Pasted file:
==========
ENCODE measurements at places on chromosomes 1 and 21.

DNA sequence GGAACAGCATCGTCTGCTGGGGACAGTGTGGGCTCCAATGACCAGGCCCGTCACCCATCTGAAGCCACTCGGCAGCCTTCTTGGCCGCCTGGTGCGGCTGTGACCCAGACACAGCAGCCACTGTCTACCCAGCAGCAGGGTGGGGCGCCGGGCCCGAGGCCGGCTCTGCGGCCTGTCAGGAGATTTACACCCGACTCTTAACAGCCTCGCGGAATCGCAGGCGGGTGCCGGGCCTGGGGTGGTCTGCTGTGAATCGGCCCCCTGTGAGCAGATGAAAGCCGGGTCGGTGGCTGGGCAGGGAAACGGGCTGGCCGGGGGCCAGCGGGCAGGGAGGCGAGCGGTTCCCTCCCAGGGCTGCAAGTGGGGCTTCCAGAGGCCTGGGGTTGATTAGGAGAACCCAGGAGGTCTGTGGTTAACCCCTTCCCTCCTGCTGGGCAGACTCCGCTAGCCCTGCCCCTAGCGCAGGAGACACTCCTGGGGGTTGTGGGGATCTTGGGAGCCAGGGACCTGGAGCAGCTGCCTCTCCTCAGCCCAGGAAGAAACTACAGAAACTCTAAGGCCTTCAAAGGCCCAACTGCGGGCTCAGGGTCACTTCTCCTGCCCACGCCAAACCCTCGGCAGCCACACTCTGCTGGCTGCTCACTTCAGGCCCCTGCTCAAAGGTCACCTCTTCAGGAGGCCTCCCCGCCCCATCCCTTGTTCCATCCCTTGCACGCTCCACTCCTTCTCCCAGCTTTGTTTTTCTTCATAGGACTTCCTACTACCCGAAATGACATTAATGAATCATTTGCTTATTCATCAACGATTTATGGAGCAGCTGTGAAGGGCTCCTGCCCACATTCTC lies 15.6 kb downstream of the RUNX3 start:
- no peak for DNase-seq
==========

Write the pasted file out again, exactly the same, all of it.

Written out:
ENCODE measurements at places on chromosomes 1 and 21.

DNA sequence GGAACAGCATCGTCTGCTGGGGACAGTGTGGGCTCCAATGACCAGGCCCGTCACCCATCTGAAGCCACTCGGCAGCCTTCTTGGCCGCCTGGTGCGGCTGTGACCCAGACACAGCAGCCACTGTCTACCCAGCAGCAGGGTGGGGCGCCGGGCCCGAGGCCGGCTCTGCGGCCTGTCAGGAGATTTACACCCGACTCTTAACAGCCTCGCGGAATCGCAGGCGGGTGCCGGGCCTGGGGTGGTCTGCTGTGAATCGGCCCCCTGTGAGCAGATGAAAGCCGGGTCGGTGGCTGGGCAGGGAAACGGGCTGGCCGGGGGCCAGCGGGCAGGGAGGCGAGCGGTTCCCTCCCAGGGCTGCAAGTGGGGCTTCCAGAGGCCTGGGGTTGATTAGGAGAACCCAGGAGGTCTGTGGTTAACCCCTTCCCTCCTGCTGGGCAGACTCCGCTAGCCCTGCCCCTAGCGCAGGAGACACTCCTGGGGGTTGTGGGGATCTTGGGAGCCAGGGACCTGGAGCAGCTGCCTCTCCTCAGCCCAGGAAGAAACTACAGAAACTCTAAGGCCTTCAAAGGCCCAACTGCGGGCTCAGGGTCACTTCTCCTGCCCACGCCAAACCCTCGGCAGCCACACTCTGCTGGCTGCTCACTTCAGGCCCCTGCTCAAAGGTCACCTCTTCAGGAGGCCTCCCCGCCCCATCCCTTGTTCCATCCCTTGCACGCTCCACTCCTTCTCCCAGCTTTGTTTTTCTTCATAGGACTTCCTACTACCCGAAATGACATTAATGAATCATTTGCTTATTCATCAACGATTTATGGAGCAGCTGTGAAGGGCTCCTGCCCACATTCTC lies 15.6 kb downstream of the RUNX3 start:
- no peak for DNase-seq